Parker, chief until his death in 1966, had transformed a once-corrupt department into a model of professionalism celebrated by the television show "Dragnet;" its creator, Jack Webb, became Parker's friend and promoter. The LAPD prided itself on doing more with less; the department responded to more calls than other big-city forces with twice or more the number of officers. Honesty was at a premium; taking any gratuity was a firing offense. Gates refined this model, and he was more sensitive than Parker to complaints about police brutality. But Gates had no use for community policing, which required more officers than the LAPD had available. He relied on blunter instruments. Gates was especially proud of the Special Weapons and Tactics Team (SWAT), a heavily armed quasi-military unit designed to respond to street militants and in hostage situations.
SWAT was first deployed by Gates as an assistant chief in 1969 (when Chief Ed Davis was out of the country) in a raid on Black Panther headquarters that resulted in the arrest of a half dozen Panthers, three of whom were wounded. In later years, SWAT succeeded in a number of hostage rescues that ended without violence. Like DARE, the SWAT model has been widely copied with mixed results. Gates added an innovation that was at once effective and chilling: an armored vehicle equipped with a steel battering ram for knocking down the headquarters of suspected drug dealers.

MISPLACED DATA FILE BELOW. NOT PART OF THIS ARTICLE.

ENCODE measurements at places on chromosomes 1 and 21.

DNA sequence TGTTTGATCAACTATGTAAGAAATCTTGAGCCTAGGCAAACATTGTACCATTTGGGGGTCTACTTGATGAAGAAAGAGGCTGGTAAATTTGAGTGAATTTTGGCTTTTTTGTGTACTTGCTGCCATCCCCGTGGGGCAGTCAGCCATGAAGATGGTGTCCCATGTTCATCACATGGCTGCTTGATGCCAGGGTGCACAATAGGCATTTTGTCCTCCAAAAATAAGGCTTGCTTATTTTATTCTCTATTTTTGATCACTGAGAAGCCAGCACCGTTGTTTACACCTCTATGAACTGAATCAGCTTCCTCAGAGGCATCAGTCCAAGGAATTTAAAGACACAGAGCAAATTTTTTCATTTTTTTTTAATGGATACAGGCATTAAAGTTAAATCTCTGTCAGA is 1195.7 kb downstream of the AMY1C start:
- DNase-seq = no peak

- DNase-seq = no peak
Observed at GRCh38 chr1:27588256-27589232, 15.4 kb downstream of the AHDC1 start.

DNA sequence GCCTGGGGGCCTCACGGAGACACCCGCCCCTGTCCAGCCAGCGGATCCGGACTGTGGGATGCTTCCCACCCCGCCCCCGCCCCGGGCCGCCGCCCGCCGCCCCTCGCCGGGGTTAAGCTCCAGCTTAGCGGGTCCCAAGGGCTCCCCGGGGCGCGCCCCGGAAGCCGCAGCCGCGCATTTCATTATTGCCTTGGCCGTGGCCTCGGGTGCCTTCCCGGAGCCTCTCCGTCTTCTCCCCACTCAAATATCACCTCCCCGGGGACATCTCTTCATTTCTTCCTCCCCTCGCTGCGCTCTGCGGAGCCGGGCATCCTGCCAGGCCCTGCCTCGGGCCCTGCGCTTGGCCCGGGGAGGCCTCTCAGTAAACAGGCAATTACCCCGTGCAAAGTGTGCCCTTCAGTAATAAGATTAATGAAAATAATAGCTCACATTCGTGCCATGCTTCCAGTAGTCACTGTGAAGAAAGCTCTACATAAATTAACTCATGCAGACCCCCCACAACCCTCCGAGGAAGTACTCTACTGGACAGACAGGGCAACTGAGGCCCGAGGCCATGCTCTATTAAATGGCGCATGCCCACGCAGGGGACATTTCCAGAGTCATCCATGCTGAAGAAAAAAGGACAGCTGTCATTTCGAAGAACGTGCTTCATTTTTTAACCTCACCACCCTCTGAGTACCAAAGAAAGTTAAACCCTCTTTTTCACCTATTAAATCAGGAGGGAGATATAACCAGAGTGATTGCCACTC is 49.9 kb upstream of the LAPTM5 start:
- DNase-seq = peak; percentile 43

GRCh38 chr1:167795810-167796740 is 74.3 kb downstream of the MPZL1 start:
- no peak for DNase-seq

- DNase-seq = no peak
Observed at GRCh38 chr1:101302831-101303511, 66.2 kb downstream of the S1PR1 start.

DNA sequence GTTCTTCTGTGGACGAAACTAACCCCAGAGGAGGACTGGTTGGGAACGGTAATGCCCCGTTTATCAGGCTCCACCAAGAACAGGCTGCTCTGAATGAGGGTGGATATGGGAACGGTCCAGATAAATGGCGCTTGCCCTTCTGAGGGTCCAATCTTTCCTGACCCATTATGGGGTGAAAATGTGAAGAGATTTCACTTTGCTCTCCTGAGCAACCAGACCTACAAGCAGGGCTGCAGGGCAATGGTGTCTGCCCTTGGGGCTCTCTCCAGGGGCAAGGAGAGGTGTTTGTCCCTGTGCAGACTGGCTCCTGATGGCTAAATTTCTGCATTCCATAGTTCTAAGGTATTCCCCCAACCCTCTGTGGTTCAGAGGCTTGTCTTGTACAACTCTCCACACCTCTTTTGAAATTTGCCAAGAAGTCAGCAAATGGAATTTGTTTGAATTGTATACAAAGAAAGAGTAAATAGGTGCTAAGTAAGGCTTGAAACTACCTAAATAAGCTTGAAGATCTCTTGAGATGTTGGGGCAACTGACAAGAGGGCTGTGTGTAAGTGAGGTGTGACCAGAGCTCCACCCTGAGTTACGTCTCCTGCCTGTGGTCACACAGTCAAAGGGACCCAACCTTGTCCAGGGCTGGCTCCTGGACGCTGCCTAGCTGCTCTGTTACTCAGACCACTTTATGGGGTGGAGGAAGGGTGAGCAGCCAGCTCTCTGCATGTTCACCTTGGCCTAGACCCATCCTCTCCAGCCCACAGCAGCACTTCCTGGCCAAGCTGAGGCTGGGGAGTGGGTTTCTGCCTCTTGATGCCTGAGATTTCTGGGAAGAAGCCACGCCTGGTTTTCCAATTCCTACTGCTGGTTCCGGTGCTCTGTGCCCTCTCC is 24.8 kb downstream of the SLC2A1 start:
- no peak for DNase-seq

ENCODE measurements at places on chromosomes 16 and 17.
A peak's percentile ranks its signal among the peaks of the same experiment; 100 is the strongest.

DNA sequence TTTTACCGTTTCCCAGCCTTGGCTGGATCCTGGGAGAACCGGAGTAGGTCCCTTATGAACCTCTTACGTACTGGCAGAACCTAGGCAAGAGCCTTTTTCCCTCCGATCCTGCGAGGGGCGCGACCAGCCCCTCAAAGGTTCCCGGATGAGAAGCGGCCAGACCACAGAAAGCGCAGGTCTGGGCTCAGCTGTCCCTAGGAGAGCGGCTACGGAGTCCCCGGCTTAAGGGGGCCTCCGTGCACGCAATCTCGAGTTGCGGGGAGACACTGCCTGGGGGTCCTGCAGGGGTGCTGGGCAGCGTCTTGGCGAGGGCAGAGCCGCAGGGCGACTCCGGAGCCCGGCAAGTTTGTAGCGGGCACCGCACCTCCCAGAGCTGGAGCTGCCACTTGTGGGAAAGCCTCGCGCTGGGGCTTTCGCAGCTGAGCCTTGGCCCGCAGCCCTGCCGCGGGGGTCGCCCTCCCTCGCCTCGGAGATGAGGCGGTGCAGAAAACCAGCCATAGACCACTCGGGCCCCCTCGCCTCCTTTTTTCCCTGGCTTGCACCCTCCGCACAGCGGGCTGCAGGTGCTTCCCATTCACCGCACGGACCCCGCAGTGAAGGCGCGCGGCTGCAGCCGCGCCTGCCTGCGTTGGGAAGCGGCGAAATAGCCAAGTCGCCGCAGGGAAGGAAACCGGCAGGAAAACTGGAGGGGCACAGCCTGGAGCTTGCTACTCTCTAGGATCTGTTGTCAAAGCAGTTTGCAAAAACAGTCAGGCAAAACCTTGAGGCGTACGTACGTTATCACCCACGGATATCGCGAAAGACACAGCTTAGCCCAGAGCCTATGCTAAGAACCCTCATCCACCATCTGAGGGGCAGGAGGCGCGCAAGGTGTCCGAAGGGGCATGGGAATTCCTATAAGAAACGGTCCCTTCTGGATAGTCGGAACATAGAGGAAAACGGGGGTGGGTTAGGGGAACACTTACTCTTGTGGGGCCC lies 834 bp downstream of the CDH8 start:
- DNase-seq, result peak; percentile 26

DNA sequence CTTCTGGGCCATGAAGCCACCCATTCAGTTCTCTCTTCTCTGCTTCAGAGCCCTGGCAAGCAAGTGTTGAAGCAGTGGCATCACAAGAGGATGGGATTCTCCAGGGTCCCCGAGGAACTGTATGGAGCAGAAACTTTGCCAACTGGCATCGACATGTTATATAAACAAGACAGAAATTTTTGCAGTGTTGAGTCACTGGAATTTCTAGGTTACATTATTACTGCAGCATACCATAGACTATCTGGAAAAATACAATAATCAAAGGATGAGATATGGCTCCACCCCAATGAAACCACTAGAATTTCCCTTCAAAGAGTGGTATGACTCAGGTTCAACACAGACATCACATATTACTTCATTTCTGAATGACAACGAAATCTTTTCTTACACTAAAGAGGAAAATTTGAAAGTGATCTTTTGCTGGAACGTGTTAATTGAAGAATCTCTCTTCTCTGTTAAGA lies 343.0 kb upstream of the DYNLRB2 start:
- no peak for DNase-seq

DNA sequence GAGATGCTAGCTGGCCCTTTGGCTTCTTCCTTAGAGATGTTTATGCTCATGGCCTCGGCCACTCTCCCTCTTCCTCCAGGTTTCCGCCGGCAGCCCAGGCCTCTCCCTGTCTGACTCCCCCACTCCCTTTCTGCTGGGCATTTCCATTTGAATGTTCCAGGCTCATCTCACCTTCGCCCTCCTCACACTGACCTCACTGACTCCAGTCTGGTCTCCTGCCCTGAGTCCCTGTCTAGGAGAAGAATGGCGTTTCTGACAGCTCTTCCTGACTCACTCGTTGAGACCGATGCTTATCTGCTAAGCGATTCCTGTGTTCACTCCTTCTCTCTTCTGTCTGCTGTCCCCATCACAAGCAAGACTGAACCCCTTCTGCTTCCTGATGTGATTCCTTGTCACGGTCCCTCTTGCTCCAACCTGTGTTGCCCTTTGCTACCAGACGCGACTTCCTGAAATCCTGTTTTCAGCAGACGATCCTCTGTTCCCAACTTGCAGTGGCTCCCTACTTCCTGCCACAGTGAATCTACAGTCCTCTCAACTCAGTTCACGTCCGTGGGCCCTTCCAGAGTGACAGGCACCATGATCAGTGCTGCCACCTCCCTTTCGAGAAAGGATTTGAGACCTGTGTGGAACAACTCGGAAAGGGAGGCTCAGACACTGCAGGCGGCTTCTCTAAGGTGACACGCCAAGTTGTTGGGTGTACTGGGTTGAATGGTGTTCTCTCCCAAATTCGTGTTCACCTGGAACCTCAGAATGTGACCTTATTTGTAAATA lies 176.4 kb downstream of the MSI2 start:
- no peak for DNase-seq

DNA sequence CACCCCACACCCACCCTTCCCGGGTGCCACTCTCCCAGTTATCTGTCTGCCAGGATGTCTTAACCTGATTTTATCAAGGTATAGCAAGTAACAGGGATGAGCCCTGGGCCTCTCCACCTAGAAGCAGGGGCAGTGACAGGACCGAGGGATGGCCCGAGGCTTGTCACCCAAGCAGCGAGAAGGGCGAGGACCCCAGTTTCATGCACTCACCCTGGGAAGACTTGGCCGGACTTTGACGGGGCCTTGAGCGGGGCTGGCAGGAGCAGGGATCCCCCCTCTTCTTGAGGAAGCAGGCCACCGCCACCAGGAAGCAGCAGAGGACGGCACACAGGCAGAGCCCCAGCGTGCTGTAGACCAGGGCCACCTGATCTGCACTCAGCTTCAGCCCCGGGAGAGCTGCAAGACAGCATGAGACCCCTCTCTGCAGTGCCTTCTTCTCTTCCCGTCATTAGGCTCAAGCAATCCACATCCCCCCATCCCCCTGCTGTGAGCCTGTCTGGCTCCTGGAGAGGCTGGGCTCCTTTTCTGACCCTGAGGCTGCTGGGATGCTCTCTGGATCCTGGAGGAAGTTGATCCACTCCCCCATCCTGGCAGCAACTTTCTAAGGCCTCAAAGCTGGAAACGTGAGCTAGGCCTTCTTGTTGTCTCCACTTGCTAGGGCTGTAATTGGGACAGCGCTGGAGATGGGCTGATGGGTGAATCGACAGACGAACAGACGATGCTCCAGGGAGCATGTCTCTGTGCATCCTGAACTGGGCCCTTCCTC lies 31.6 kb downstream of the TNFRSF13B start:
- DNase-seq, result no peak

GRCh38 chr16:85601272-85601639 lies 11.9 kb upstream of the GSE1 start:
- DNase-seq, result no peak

When Gates became chief in 1978, the city's population was exploding. The Latino population would grow by two-thirds in the decade ahead; the Asian population would more than double. The LAPD remained relatively small, its growth restrained by Mayor Tom Bradley -- a veteran of the LAPD who also believed in Parker's dictum of a lean department -- and a City Council that was suspicious of a autonomous police chief who under the city charter was virtually a fiefdom to himself. The year Gates became chief was also the year that California voters passed Proposition 13, severely constricting municipal tax revenues. By the time of the 1992 riots, an investigating commission found afterward, officers were driving ancient and overworked vehicles and using antiquated equipment. This was hardly Gates' fault; he had without success advocated development of more sophisticated weapons than the heavy police baton that was used to batter Rodney King. The council resisted, both for fiscal and political reasons.